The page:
Loss is inevitable. In everything in life, there will be loss. Sometimes, that loss sneaks up on you, bringing up emotional responses that may surprise you. It does not shock as much as numb, it does not sadden as much as sober. It does resonate far beyond what you may have thought it would.
Such was the major emphasis of last weeks episode of FALLING SKIES, called simply COMPASS. While the story was very much about the expanding journey for the 2nd Mass, there was one occurrence that trumped every spectacular effect, every bombastic verbal joust, and every discovery of possible new frontiers.
That was the loss of “Jimmy Boland” played by Dylan Authors. Jimmy was orphaned during the initial invasion by the aliens and found a home with the 2nd Mass. Even more importantly, he found a surrogate father in Capt. Weaver (Will Patton). As best friends with Ben (Connor Jessup), he was also able to be a confidante with the most haunted figure in Falling Skies.
Ben and Jimmy were out on a late night hunt for Skitters on their own, without permission. Jimmy fires upon the Skitters and the Redeye Skitter who seems to be in charge responds with a brutal attack on Jimmy. The Skitter tosses Jimmy like a ragdoll into a tree, impaling him on a broken branch. Redeye then stares Ben down and while Ben’s spikes begin to glow, seems to send a mental message to him.
As I watched this scene, my mind went back to the scene in the first episode of Season Two, shown last week. In that scene, Tom Mason (Noah Wyle) is released from captivity in a field, along with a number of other adult captives. As they run from the ship, REDEYE and a Mech proceed to gun them down, a planned massacre. However. REDEYE spares Tom, leaving me with the feeling that Tom was spared to allow him to deliver the story of the massacre, as an effort to intimidate. The rest of the humans were expendable, but Tom Mason was necessary to them at that point and in the future.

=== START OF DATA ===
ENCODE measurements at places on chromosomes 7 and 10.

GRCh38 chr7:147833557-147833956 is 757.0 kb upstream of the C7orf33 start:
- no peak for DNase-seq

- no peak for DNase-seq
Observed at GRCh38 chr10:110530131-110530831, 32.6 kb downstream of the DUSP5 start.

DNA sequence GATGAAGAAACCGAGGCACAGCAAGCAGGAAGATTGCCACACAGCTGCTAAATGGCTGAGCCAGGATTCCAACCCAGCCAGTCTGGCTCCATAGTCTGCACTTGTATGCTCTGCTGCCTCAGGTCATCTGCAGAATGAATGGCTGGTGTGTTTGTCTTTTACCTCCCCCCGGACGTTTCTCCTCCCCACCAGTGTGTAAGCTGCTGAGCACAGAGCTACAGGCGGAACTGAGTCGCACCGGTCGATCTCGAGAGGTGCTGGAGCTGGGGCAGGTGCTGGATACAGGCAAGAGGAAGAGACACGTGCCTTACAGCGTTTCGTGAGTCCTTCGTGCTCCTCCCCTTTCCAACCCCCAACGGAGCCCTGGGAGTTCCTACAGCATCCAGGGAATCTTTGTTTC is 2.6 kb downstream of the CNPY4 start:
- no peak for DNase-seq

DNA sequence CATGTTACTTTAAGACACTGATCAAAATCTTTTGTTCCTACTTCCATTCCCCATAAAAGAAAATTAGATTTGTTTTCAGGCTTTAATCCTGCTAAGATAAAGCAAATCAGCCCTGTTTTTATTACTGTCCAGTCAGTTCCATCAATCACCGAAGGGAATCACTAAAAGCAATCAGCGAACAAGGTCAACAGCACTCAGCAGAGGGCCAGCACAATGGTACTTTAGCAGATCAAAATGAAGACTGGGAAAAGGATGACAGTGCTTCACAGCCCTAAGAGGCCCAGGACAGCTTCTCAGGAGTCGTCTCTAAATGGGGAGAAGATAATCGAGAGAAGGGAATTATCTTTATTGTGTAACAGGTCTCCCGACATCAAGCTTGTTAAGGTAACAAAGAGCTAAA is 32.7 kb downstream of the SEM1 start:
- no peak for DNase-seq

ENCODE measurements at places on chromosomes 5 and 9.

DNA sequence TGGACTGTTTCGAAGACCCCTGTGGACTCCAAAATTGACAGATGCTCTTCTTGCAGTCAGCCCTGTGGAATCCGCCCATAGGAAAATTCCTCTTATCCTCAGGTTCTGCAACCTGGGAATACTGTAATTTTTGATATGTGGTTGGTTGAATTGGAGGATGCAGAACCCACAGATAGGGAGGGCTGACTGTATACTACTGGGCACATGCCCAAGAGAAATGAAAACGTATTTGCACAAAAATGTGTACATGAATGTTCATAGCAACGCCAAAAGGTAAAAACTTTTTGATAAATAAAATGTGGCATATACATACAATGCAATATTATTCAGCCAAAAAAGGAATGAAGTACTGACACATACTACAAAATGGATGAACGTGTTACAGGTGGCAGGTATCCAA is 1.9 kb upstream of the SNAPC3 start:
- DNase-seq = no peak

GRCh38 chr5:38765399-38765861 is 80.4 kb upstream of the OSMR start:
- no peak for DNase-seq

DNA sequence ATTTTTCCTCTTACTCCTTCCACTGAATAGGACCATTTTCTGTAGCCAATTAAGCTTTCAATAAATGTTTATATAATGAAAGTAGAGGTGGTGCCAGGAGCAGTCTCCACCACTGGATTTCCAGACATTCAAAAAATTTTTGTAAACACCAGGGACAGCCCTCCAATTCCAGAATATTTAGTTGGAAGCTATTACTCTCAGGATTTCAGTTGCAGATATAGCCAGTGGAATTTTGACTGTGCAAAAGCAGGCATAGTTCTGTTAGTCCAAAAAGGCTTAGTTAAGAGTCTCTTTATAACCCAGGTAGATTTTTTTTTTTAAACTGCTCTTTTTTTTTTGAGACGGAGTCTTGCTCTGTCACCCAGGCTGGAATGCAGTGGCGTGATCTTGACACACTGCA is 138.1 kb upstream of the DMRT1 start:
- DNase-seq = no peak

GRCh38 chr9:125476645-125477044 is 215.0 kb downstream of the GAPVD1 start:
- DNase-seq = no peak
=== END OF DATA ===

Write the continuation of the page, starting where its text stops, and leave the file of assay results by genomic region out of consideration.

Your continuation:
The violence against Jimmy seems to fill the same slot. The emotional importance to the viewer of Jimmy’s violent death took a back seat to the feeling that a message had been delivered to Ben, an act of intimidation designed to increase the alien’s control and further break his (and the 2nd Mass’s ) spirit.
The violence and death of Jimmy also serves to remind the fanbase of the true center of the story of FALLING SKIES, that among all the bombast and explosions, the human heart is what drives this story.
As with previous episodes, the quietest scene (the funeral) holds the most memorable impact. These scenes drive home what they have lost and still fear to lose. It drives home why the 2nd Mass fights, for each other to survive and not be alone. In the final scene, the burial of Jimmy’s body has that cold funereal feel of being left alone in the cold ground, but the look on Weaver’s face also conveys the feeling of being left alone by those who have gone forever. It was a tough and deeply affecting turn in the story and drives home the strength of the writing team that works on FALLING SKIES.
The episode itself leans back on the 2nd Mass and the survival of the civilians in its charge. The group now needs to find ways to keep mobile, even when taking time to restage the group at an abandoned airport. The tensions that come from this constant “on the move” status can be felt in how the characters interactions come about. Tom and Weaver are at odds with whether to retreat to the safety of the mountains or continue to press the attack. Ben and Hal (Drew Roy) remain at odds over their increasing alienation towards each other. Matt (Maxim Knight) battles the urge to join the fight along with the fears of being just a kid. And Pope (Colin Cunningham) and The Beserkers simply butts heads with anyone in any kind of authority.
Pope’s actions in kidnapping Tom and threatening him with death if he did not leave the camp resonate and impact far beyond the Beserkers. Anthony (Mpho Kaoho), who has been charged with being both Jiminy Cricket and Beserker Wrangler is causing him to rethink how to balance his own emotions and impact brought about by a once trusted figure in Tom who now is tainted by his captivity and the unknown of what effect that alien encounter might bring to the battle.